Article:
red meat on a chopping board

How is your diet affecting climate change?

In February the weather across the UK reached record breaking temperatures, registering 10 degrees higher than the national average. While many enjoyed the luxuries of an early summer, the reality behind the heatwave leaves little to be celebrated.

Last October scientists warned that by the end of the century we will reach double the earth’s average temperature if we continue to make little alteration to our lifestyles. This will mean a significant change to the environment, creating droughts, floods and extreme heat.

The Intergovernmental Panel on Climate Change (IPCC) concluded that there would need to be ‘rapid, far-reaching and unprecedented changes in all aspects of society.’

What can we do?

While that sounds like a challenge beyond the average individual, there are things we can do in order to make a difference.

Believe it or not, our diets are currently one of the most significant contributing factors to climate change. Eating animal products, in particular red meat, has a high environmental impact.

“What a lot of people don’t consider is how the meat is actually produced” says Emily Wolstenholme, researcher for the Tyndall Centre for Climate Change.

“We go to the supermarket and we pick up things from the supermarket shelves and put them in our trolley, without thinking how it actually got there.”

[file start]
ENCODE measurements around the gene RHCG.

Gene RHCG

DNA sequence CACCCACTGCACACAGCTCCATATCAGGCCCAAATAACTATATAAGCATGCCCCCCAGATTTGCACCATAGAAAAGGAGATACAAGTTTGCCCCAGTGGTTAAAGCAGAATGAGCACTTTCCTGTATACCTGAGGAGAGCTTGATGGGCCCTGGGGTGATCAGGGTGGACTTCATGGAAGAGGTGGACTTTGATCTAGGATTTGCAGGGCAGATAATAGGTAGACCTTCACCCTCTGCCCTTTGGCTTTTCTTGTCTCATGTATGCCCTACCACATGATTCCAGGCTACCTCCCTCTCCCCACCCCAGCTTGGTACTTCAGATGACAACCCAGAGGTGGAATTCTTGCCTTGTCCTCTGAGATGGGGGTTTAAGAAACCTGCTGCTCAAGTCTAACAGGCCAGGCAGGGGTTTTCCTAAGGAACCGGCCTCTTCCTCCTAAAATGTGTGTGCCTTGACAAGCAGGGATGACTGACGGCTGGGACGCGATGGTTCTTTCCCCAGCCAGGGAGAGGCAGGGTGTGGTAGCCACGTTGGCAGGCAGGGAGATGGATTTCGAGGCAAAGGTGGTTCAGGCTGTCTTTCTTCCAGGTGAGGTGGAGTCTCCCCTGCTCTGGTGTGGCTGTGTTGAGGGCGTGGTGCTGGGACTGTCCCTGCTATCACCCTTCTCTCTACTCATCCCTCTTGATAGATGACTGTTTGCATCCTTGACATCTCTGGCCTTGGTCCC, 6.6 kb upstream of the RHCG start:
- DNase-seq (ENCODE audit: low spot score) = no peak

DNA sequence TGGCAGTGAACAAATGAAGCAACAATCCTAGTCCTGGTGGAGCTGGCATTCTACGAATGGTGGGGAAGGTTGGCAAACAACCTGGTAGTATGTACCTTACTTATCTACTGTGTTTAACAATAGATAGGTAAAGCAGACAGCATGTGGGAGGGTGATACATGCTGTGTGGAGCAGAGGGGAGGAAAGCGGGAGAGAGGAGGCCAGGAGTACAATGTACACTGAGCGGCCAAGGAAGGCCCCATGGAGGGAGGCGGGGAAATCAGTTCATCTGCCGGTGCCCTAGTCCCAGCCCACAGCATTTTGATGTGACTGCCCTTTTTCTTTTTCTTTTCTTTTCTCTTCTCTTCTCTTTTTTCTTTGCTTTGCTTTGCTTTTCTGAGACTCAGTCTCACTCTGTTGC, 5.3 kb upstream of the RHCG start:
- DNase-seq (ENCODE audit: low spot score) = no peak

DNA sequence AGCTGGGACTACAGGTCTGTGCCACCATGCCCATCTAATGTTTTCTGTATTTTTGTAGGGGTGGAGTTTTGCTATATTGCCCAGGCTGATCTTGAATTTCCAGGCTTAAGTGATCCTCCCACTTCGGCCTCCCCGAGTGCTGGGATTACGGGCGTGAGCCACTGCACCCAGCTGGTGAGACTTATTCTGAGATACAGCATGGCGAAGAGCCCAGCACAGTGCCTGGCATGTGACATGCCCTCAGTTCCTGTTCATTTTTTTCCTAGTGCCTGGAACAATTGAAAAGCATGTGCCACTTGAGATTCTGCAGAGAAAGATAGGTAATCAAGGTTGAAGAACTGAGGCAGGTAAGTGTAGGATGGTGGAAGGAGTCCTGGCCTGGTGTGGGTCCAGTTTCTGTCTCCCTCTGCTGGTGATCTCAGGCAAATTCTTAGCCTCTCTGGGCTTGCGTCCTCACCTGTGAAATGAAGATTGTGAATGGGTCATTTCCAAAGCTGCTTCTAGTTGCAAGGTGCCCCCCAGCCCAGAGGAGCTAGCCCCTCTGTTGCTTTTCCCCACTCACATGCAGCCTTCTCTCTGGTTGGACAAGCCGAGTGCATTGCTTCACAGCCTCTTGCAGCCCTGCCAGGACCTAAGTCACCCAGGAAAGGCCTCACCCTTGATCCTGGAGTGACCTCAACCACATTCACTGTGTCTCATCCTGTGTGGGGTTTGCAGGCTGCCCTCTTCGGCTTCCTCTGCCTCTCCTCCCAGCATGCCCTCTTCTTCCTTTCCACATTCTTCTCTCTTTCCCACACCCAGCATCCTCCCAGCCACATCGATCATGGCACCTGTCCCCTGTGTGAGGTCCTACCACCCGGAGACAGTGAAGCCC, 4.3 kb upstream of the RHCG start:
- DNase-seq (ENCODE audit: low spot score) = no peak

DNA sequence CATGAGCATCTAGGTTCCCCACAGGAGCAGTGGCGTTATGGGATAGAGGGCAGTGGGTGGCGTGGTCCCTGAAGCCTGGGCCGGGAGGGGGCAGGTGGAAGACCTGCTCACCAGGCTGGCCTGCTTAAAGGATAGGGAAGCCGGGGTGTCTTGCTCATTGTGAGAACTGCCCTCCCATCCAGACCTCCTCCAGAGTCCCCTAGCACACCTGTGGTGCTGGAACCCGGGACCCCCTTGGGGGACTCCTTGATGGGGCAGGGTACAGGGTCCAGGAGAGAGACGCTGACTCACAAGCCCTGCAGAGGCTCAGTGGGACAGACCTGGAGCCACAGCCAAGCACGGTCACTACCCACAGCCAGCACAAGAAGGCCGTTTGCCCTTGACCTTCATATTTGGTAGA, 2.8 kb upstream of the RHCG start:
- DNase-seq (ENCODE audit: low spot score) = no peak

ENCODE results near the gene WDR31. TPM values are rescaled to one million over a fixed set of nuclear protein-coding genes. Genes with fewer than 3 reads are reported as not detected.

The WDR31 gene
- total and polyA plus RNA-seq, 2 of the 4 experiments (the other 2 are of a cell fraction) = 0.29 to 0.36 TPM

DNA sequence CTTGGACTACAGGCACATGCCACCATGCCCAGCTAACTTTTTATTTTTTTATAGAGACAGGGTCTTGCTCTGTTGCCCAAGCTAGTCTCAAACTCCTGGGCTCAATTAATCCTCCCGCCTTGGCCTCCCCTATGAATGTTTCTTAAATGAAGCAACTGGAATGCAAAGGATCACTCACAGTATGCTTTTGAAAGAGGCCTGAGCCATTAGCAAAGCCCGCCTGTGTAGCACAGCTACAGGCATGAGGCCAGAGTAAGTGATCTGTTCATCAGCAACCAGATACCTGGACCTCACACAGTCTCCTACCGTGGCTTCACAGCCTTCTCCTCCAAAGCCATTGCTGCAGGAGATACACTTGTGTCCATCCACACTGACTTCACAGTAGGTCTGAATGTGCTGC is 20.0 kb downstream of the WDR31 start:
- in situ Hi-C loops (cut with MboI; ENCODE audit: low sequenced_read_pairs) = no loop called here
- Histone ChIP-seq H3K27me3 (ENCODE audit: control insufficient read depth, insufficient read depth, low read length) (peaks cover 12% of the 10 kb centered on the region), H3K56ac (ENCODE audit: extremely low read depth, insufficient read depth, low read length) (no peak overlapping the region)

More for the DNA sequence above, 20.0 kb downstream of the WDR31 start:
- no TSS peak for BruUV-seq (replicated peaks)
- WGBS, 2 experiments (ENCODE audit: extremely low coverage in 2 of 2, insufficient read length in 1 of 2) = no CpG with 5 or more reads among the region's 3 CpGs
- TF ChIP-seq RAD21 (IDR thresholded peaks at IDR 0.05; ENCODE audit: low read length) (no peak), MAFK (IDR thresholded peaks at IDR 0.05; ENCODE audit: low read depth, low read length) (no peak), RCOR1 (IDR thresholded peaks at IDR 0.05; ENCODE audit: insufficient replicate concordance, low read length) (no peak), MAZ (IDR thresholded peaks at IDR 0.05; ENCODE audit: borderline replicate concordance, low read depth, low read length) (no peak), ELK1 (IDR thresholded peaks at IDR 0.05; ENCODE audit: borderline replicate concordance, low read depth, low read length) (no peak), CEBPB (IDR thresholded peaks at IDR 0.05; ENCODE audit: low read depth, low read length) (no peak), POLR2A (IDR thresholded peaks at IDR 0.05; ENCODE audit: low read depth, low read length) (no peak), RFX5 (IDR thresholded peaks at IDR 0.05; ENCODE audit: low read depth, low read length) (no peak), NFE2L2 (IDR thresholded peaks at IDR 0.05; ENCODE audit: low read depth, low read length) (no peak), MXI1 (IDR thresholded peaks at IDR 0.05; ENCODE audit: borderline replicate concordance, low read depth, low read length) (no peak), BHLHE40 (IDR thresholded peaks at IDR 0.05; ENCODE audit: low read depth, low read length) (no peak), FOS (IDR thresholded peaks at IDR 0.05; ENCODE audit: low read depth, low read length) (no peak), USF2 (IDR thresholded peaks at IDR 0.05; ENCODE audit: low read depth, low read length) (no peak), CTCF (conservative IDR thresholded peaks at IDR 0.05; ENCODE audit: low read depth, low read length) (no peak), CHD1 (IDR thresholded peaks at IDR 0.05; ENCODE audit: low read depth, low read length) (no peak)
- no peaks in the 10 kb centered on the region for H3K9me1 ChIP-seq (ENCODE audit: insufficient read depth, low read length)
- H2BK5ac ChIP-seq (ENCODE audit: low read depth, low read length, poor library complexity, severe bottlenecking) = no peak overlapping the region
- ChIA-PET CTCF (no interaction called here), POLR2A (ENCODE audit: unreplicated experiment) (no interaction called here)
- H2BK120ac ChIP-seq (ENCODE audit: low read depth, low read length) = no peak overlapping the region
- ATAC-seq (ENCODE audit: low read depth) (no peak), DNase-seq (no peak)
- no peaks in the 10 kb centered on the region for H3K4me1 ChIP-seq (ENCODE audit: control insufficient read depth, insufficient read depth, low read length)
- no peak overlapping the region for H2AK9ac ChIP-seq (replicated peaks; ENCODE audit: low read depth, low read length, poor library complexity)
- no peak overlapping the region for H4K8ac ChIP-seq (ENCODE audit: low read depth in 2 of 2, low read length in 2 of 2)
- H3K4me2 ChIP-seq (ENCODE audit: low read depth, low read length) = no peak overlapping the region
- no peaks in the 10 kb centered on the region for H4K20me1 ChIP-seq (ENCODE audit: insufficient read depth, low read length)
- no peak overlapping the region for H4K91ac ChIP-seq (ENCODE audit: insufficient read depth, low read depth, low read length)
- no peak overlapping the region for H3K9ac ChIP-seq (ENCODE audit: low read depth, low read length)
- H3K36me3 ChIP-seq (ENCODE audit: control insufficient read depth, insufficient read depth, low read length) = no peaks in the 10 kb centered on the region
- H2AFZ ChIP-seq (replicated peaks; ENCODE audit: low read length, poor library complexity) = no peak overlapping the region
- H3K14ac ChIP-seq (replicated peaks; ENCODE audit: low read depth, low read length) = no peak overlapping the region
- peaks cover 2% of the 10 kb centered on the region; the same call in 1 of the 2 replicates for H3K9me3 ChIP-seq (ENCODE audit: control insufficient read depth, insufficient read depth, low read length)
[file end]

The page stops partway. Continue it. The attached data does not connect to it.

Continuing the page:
The production and consumption of animal products releases damaging greenhouse gases into the atmosphere due to livestock, as well as causing deforestation and water shortages from farming.

with meat, it seems quite separate from the impact it has

Emily continues: “When a lot of people think about climate change and greenhouse gas emmissions they think about transportation. When you see gas coming out of an exhaust pipe, it’s a visual indicator of the problem. Whereas with meat, it seems quite separate from the impacts it has.”

“When you pick up a packet of bacon from a supermarket shelf you don’t even think about the fact it comes from a pig, let alone how that pig was raised or how it affects the environment,” she says.

1/4 of all global emissions comes from food

Last month, the University of Oxford released a study showing the extent of the impact food production and consumption has on the environment.

It was recorded that 1/4 of all global emissions comes from food, and more than half of those emissions comes from animal products. The results of the study show that by cutting meat from your diet, specifically beef and pork, you can reduce your carbon footprint by two thirds.

Hakay Ross, leader of Happy Vegans in Bournemouth, states: “It is the single biggest change we can do as individuals in lessening the affects of climate change. This is in our hands. I know a bunch of people who switched [to veganism] for the environment, and many more for whom it is a contributing factor.”

This doesn’t mean that to make a difference you need to adopt a completely meat-free and vegan lifestyle.

“I don’t think it’s feasible to say to everybody you need to give up eating meat” says Emily. “A better way is to ask people to reduce their meat consumption. Red meat, such as beef, has a far greater impact on the environment than chicken, so even just people reducing their beef intake can make a difference.”

Going forward, Emily suggests that people should try being meat free one day a week. This is a more manageable technique for those who are opposed to drastically changing their eating habits, and who use meat products as a staple part of their diet.

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